Change management

Cost of change management


For modern business, change is not only healthy but it's also essential for success. However, managing change comes at a cost. You will have to allocate time, money and people resources to plan, implement and sustain change.

What is the cost of change?

It's important to understand the cumulative costs of change management. Many costs may be hidden or crop up unexpectedly.

Most costs associated with change management relate to:


You may need to explain openly and frequently the reason for the change and the actual changes themselves. In some cases, a formal public relations strategy can help you keep employees, customers and suppliers informed. In cases such as downsizing, you may have a legal obligation to consult your staff. 


You may need to reflect the organisational change in your branding, eg on stationery or delivery vans. This may happen, for example, in a merger or acquisition situation, or if you relocate, add new product lines, etc.


You may have to retrain your employees or carry out development and cultural change programmes to help them adapt to the organisational change and new business practices.


You may need to invest resources such as time, effort, new technologies, infrastructure and particularly human resources to help with the organisational changes. This is likely to add to the costs of change.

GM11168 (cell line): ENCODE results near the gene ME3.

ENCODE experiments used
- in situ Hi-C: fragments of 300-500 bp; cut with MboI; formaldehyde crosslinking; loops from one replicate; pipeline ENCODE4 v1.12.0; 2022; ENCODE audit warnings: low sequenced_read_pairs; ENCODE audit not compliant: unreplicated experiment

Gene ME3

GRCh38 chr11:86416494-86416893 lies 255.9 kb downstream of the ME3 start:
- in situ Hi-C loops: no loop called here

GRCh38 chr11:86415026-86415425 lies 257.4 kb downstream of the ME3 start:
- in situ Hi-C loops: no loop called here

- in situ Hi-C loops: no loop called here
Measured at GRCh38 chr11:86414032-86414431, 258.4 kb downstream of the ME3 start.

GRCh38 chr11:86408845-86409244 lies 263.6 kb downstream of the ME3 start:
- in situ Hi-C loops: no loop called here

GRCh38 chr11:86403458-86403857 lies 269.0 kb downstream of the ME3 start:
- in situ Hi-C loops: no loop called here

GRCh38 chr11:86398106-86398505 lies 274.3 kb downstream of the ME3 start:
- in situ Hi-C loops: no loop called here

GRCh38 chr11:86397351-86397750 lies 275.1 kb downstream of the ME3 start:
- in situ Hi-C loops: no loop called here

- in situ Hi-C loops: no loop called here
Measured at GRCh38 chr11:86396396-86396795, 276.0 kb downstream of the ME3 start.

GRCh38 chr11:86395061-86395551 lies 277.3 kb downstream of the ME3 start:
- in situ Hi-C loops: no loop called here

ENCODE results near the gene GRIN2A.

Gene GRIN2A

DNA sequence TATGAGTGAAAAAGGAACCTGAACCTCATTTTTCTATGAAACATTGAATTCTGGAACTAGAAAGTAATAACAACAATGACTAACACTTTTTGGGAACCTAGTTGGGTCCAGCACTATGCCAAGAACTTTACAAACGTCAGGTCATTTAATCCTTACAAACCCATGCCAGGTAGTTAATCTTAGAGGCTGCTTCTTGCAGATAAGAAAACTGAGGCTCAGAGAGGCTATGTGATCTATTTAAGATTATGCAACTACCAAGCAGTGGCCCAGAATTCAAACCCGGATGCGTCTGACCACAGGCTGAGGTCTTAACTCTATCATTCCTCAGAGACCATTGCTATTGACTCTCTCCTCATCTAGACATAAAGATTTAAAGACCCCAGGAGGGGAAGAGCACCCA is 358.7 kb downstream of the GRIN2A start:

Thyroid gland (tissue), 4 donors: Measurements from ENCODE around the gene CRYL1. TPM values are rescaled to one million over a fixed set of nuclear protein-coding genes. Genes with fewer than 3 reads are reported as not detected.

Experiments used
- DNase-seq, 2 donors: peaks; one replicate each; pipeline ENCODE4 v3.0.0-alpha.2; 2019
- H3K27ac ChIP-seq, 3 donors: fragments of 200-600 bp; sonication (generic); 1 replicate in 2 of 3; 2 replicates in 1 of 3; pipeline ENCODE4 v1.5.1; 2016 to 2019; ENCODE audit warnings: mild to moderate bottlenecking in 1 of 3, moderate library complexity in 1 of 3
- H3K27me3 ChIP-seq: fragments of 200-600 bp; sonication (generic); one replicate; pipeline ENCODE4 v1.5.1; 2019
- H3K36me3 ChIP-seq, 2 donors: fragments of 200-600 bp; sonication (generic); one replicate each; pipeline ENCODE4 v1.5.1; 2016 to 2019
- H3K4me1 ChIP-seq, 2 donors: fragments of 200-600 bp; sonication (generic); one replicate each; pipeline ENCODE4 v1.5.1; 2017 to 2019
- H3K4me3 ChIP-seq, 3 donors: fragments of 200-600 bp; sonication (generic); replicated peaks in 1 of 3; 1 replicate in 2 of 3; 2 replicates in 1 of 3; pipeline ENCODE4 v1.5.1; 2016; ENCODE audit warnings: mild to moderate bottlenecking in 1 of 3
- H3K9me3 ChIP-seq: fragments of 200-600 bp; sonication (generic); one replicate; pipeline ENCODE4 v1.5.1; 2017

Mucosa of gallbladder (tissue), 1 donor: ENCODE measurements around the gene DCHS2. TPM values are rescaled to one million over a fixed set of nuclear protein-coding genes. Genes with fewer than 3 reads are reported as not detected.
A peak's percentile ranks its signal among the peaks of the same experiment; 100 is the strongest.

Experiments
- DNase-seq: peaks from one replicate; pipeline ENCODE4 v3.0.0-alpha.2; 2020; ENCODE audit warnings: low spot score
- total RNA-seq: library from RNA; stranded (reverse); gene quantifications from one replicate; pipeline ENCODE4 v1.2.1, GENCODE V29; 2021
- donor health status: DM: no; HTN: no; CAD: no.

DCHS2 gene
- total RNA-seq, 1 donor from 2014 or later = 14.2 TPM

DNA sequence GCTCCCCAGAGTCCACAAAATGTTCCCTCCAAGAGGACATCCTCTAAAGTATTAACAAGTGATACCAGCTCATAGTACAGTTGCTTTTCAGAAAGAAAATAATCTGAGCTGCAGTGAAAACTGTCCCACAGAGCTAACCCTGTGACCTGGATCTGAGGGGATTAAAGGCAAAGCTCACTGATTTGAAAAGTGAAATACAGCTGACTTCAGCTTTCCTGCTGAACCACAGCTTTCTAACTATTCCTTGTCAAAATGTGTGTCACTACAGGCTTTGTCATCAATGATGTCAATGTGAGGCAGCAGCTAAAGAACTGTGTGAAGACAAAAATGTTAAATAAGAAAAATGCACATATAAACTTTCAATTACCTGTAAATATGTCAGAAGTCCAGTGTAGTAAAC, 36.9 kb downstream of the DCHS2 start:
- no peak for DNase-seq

You may need to consider the costs of restructuring - for example, redundancy payments to staff or costs of relocation to new business premises.

You may also incur additional costs, eg for consultancy, recognition and general expenses. Some of the costs will be difficult to quantify, but others may be easier to measure. Measuring costs accurately may allow you to find ways to reduce or avoid certain costs entirely.

A cost-benefit analysis can offer you a methodical structure for assessing the actual costs of change against the benefits of its desired outcomes.

Budget for organisational change management

It is a good idea to work out a detailed budget for the business change programme, to avoid any unforeseen expenses that could derail or halt the change. 

Don't feel you need to follow your original plan or budget precisely when implementing any changes to your business. You may need to modify your proposals, policies and procedures to take into account changing circumstances in the business and in the marketplace.

Costs of managing organisational change poorly

Poor change management opens you up to risks of incurring significant costs, both at the project and the organisational level. For example:

  • loss of money needed to address staff issues
  • loss of investment if the change doesn't deliver the right outcomes
  • inability to realise the value you need from the project in the first place

As well as money, poorly managed change may also result in wasted time and people resources, dented morale and confidence, and increased resistance to change.